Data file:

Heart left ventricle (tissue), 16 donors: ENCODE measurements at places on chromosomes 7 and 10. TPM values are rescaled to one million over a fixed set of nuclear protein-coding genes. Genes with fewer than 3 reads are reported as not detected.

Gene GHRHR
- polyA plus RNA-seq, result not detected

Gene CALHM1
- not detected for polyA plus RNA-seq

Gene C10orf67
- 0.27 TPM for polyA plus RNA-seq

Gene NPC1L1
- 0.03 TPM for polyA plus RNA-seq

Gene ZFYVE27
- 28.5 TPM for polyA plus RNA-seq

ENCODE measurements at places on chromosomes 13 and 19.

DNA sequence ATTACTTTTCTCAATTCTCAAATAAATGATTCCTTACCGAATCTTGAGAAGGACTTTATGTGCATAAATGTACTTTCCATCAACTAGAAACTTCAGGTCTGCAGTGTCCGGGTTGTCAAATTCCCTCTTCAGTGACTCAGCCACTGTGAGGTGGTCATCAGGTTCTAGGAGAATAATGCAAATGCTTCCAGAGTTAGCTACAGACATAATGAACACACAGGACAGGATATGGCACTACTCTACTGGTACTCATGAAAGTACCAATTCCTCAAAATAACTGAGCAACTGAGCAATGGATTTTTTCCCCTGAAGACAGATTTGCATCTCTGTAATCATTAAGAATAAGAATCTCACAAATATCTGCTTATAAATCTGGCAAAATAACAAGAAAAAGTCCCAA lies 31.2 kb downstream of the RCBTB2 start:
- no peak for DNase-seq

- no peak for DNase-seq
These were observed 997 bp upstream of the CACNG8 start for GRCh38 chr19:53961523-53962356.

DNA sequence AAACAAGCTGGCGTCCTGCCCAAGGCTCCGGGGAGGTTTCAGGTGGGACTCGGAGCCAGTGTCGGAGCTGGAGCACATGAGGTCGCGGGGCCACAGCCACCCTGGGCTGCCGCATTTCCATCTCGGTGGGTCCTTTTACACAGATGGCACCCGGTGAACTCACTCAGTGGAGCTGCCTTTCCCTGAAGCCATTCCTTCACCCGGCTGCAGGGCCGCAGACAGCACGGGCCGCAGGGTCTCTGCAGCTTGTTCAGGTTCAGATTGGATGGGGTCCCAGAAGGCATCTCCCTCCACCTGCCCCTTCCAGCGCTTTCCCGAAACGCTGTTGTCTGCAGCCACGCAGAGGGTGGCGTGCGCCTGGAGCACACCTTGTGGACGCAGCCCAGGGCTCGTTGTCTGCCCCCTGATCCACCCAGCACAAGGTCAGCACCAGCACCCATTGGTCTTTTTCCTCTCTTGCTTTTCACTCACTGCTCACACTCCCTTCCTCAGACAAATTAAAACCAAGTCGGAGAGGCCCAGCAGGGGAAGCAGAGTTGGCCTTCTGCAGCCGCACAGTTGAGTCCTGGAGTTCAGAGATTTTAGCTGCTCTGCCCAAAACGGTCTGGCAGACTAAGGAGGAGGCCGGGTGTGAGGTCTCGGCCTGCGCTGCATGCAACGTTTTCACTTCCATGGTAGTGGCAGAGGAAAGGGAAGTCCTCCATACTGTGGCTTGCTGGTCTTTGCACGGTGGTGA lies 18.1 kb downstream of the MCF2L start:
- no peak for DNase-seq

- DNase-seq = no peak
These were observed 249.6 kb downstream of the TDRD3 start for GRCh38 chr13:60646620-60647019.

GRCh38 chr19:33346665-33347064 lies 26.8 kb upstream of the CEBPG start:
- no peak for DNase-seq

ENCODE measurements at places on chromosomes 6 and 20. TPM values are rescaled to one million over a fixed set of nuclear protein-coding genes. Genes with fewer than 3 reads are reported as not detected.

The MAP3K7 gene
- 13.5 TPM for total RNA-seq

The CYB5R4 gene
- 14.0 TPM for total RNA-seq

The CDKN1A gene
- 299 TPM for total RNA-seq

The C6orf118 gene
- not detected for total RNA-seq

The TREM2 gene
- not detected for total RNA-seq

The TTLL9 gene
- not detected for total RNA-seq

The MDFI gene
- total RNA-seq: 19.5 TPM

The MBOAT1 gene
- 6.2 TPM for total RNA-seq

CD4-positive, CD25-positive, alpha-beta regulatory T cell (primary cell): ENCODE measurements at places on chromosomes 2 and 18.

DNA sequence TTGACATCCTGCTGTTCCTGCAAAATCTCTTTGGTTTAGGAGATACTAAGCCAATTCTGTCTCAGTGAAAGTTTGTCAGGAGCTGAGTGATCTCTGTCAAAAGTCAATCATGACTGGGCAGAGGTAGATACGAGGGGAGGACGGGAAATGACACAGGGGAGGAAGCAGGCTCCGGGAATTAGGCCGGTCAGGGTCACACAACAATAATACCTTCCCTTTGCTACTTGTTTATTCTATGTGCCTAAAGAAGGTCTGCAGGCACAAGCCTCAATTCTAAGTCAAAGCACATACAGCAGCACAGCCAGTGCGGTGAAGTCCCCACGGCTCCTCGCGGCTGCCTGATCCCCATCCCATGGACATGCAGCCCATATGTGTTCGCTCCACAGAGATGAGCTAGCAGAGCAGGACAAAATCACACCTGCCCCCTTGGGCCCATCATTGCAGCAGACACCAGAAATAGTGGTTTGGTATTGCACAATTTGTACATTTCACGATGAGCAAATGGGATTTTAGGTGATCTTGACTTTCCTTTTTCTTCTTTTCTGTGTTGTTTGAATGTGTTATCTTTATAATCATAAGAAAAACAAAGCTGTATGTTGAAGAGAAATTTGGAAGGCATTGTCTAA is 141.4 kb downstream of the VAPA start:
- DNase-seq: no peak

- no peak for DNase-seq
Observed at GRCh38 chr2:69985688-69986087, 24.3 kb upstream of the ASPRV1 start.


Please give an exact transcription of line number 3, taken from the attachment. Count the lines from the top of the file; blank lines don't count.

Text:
- polyA plus RNA-seq, result not detected